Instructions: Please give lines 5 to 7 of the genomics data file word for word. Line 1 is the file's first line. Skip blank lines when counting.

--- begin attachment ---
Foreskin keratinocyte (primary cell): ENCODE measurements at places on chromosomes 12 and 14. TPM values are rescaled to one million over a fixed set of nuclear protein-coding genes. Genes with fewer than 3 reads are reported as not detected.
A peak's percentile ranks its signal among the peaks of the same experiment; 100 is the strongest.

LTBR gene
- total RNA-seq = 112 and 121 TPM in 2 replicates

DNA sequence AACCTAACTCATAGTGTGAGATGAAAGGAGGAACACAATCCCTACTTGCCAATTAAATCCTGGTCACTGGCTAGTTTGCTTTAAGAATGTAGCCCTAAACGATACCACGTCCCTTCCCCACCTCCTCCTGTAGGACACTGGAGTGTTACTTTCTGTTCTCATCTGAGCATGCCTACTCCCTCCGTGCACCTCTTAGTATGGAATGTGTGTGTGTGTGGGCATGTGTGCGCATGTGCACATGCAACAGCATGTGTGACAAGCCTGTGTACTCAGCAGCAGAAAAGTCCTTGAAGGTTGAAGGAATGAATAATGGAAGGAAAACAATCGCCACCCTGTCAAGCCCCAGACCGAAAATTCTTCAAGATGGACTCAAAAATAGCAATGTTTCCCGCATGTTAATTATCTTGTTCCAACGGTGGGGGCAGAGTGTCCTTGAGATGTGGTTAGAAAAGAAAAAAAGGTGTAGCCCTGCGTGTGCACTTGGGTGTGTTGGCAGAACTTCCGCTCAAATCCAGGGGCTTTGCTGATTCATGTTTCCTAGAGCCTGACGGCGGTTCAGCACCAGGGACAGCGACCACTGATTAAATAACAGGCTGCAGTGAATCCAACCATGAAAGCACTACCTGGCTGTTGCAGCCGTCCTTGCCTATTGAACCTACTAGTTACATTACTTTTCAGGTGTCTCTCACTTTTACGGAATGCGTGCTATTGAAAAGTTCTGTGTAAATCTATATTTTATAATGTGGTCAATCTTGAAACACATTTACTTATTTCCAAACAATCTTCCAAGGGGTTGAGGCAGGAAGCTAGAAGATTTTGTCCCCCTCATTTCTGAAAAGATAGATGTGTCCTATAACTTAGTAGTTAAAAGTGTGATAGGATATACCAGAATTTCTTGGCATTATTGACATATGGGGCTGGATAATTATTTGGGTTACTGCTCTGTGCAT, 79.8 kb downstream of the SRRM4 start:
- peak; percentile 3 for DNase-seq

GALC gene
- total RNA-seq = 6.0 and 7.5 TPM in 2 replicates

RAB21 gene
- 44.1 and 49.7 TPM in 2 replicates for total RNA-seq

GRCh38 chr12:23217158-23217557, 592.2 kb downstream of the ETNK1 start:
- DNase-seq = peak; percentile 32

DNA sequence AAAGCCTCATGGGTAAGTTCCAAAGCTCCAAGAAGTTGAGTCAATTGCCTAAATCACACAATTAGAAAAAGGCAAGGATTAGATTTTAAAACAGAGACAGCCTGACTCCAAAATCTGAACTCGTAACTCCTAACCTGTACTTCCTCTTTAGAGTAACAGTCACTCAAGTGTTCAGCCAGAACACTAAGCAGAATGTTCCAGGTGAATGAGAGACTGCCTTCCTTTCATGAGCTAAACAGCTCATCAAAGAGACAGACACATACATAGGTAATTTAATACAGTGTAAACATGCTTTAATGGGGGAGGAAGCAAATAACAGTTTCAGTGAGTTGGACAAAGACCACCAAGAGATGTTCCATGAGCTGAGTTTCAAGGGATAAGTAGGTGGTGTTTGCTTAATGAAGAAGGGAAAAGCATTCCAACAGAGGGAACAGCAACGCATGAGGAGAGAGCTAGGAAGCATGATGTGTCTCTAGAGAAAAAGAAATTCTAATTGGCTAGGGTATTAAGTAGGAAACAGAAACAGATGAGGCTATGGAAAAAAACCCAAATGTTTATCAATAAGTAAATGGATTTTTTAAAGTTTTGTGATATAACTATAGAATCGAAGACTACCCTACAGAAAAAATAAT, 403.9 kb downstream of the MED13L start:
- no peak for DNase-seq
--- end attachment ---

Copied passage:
DNA sequence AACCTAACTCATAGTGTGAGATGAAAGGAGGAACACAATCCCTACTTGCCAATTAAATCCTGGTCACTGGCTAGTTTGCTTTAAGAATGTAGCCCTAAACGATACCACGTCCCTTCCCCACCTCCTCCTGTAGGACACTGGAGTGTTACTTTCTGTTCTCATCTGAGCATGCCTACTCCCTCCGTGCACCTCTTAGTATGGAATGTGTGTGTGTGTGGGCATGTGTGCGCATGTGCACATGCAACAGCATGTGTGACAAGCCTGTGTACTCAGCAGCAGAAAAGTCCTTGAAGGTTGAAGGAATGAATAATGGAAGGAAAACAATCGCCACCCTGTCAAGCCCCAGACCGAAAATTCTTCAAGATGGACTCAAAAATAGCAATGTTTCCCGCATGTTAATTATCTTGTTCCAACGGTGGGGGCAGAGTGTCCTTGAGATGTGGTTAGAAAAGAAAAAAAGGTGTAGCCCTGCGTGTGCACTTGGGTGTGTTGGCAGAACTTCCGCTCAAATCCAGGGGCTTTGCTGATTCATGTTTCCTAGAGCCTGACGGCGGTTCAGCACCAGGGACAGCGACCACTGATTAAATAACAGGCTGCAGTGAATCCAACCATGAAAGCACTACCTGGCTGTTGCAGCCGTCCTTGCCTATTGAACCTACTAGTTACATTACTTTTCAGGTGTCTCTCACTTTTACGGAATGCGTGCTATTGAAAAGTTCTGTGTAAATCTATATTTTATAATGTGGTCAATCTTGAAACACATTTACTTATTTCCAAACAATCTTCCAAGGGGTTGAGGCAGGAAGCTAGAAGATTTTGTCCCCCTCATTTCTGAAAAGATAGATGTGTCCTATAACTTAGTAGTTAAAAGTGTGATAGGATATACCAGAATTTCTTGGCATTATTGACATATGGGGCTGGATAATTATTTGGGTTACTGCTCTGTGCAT, 79.8 kb downstream of the SRRM4 start:
- peak; percentile 3 for DNase-seq

GALC gene